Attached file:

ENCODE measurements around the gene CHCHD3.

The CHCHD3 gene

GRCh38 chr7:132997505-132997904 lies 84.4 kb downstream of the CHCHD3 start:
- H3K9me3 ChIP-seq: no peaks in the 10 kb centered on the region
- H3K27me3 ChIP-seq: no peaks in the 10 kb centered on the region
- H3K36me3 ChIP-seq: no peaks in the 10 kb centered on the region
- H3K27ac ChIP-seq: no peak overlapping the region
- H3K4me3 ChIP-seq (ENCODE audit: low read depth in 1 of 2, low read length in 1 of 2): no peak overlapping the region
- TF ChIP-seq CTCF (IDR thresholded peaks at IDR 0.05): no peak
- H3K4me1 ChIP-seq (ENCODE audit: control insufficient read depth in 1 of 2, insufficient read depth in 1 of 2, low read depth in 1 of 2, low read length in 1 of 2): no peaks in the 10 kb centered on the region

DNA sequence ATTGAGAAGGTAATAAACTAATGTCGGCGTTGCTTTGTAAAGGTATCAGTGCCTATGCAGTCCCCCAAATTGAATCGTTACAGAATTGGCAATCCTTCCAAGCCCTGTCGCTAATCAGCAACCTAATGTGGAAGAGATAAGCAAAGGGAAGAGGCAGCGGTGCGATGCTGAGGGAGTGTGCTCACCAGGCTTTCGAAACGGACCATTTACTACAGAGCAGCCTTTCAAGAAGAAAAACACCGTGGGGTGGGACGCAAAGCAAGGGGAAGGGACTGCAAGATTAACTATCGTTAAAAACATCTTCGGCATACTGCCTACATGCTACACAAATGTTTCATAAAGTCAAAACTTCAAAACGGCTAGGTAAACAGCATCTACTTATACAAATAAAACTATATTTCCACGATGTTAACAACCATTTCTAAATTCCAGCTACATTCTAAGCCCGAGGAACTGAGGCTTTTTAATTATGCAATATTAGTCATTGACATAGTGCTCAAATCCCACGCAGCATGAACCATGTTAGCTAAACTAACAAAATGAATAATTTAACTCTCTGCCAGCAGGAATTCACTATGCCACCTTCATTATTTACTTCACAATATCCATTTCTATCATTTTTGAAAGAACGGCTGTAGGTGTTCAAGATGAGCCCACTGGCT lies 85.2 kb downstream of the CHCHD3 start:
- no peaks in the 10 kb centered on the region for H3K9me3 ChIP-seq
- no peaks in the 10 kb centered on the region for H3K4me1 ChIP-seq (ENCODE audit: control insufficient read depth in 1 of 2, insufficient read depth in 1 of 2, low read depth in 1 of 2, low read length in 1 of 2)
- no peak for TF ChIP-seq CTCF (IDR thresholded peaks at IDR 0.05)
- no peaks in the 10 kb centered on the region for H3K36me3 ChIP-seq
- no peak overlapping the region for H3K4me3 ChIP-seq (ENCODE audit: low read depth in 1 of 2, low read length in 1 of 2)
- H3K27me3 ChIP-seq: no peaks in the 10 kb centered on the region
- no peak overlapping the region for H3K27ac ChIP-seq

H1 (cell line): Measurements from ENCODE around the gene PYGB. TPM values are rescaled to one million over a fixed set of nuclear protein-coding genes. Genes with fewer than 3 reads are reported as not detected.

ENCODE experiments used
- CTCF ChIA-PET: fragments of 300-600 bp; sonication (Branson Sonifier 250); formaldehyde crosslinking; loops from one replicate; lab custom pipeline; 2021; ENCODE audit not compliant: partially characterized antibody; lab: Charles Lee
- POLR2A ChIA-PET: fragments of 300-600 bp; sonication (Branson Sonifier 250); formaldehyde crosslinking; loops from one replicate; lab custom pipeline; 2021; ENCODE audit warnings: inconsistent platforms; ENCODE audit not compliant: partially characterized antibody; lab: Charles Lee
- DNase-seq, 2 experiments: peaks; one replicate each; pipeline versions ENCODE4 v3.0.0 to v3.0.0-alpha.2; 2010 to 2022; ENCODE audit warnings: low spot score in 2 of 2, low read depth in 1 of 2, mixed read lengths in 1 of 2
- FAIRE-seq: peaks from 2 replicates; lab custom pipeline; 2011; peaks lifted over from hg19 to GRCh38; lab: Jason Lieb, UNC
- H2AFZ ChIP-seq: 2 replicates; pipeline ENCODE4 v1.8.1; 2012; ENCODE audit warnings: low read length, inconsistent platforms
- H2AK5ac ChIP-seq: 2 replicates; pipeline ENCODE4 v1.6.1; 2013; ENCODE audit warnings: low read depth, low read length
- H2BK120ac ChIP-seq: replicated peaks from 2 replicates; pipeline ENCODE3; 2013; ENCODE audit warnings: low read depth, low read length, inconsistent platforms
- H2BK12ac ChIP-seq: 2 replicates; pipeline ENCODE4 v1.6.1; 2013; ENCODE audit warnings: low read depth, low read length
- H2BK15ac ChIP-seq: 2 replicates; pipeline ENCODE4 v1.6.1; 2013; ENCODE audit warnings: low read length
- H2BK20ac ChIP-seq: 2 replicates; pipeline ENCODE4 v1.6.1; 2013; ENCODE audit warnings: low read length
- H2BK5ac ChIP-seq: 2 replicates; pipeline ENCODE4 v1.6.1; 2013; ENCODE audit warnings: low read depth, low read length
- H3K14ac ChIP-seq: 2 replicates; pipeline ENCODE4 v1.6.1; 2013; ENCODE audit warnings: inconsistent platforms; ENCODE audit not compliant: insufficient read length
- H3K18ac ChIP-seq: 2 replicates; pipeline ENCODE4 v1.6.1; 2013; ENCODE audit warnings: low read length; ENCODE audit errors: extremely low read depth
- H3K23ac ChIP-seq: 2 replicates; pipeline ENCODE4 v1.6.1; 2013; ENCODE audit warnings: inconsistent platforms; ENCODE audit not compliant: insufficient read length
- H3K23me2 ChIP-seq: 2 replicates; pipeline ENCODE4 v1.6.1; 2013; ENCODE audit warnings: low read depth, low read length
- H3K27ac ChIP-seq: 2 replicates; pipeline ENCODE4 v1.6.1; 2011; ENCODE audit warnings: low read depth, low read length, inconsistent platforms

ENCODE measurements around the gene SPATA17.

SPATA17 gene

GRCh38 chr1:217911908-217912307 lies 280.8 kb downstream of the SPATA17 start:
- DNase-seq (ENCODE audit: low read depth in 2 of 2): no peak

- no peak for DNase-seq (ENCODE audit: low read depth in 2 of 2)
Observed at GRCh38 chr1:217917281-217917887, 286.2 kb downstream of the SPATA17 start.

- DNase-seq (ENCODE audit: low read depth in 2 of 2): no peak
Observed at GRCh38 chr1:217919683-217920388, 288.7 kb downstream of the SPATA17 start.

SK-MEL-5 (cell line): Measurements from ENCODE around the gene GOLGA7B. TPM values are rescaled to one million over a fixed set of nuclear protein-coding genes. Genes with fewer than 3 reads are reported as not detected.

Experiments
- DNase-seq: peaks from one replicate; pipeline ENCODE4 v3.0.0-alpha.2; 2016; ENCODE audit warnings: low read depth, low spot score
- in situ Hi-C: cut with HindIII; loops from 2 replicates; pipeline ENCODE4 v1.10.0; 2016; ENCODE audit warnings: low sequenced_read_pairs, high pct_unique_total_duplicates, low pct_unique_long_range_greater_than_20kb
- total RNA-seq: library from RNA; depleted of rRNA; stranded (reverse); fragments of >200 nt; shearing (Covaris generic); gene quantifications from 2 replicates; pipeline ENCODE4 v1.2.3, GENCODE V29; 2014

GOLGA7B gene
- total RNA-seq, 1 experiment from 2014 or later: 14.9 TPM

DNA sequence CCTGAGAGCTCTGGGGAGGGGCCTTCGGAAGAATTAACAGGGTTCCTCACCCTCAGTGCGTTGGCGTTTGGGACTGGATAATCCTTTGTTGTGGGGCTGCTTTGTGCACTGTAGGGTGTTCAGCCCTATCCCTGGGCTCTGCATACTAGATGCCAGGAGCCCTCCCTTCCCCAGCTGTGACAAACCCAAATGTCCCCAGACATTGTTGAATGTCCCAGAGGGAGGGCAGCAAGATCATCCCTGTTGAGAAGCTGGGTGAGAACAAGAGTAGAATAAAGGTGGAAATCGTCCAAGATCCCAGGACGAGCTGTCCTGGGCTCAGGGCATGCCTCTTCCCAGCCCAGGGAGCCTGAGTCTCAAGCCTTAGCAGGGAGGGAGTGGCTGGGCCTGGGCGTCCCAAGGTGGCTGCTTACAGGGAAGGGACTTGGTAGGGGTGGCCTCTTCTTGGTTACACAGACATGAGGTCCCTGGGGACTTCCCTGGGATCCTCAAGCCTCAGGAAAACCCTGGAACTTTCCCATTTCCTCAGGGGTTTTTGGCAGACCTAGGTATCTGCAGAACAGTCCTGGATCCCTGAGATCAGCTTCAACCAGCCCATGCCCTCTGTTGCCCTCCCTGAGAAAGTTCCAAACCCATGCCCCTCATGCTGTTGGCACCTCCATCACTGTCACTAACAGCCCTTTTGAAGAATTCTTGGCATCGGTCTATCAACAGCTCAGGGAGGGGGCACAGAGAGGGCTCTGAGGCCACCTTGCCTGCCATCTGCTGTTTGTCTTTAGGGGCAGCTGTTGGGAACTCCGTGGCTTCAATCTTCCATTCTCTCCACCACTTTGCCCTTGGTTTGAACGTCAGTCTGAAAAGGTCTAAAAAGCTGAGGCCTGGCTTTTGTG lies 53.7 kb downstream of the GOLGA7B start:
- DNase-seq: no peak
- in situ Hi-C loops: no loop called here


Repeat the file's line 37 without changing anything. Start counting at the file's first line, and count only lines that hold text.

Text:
ENCODE measurements around the gene SPATA17.